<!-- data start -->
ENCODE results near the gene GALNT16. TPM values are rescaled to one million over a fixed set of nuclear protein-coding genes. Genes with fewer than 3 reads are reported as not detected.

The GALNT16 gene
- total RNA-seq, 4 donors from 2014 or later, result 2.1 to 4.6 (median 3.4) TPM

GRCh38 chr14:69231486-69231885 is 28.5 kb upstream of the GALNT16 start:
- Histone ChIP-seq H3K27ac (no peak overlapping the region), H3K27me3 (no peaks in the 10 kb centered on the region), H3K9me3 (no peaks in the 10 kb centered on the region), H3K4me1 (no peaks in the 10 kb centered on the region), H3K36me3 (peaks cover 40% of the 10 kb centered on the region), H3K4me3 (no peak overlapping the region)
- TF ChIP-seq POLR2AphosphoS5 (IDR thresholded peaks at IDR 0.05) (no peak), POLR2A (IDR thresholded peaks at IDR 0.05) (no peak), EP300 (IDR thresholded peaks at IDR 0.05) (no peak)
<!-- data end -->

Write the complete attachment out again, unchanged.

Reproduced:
ENCODE results near the gene GALNT16. TPM values are rescaled to one million over a fixed set of nuclear protein-coding genes. Genes with fewer than 3 reads are reported as not detected.

The GALNT16 gene
- total RNA-seq, 4 donors from 2014 or later, result 2.1 to 4.6 (median 3.4) TPM

GRCh38 chr14:69231486-69231885 is 28.5 kb upstream of the GALNT16 start:
- Histone ChIP-seq H3K27ac (no peak overlapping the region), H3K27me3 (no peaks in the 10 kb centered on the region), H3K9me3 (no peaks in the 10 kb centered on the region), H3K4me1 (no peaks in the 10 kb centered on the region), H3K36me3 (peaks cover 40% of the 10 kb centered on the region), H3K4me3 (no peak overlapping the region)
- TF ChIP-seq POLR2AphosphoS5 (IDR thresholded peaks at IDR 0.05) (no peak), POLR2A (IDR thresholded peaks at IDR 0.05) (no peak), EP300 (IDR thresholded peaks at IDR 0.05) (no peak)